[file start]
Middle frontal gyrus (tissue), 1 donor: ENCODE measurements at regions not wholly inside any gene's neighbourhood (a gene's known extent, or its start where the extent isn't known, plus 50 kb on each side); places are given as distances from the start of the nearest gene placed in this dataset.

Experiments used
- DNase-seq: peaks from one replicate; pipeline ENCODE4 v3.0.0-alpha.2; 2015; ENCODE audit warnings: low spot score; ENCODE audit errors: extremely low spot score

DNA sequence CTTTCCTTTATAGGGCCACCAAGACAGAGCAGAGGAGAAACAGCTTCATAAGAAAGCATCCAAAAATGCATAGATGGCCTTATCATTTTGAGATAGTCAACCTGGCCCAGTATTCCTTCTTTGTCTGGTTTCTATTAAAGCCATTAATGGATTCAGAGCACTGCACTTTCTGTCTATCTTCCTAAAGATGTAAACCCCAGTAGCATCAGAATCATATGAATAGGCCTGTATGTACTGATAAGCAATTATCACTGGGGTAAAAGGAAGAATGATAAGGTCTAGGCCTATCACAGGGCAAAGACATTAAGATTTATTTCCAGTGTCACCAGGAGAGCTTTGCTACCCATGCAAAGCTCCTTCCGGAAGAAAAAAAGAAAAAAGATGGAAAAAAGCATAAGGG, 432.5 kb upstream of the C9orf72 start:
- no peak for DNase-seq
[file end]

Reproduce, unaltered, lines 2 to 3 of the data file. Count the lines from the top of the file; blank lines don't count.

Experiments used
- DNase-seq: peaks from one replicate; pipeline ENCODE4 v3.0.0-alpha.2; 2015; ENCODE audit warnings: low spot score; ENCODE audit errors: extremely low spot score